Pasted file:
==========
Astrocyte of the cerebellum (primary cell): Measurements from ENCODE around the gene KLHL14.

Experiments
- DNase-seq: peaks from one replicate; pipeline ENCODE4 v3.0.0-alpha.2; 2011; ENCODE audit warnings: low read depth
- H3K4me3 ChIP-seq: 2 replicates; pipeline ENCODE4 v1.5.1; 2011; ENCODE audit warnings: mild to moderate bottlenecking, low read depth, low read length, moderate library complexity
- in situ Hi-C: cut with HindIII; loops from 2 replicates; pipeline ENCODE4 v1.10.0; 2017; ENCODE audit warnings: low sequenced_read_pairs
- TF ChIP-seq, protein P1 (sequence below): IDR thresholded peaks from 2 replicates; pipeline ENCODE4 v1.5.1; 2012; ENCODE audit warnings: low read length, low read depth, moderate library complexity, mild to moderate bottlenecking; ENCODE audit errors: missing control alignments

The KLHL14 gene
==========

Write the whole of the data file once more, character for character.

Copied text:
Astrocyte of the cerebellum (primary cell): Measurements from ENCODE around the gene KLHL14.

Experiments
- DNase-seq: peaks from one replicate; pipeline ENCODE4 v3.0.0-alpha.2; 2011; ENCODE audit warnings: low read depth
- H3K4me3 ChIP-seq: 2 replicates; pipeline ENCODE4 v1.5.1; 2011; ENCODE audit warnings: mild to moderate bottlenecking, low read depth, low read length, moderate library complexity
- in situ Hi-C: cut with HindIII; loops from 2 replicates; pipeline ENCODE4 v1.10.0; 2017; ENCODE audit warnings: low sequenced_read_pairs
- TF ChIP-seq, protein P1 (sequence below): IDR thresholded peaks from 2 replicates; pipeline ENCODE4 v1.5.1; 2012; ENCODE audit warnings: low read length, low read depth, moderate library complexity, mild to moderate bottlenecking; ENCODE audit errors: missing control alignments

The KLHL14 gene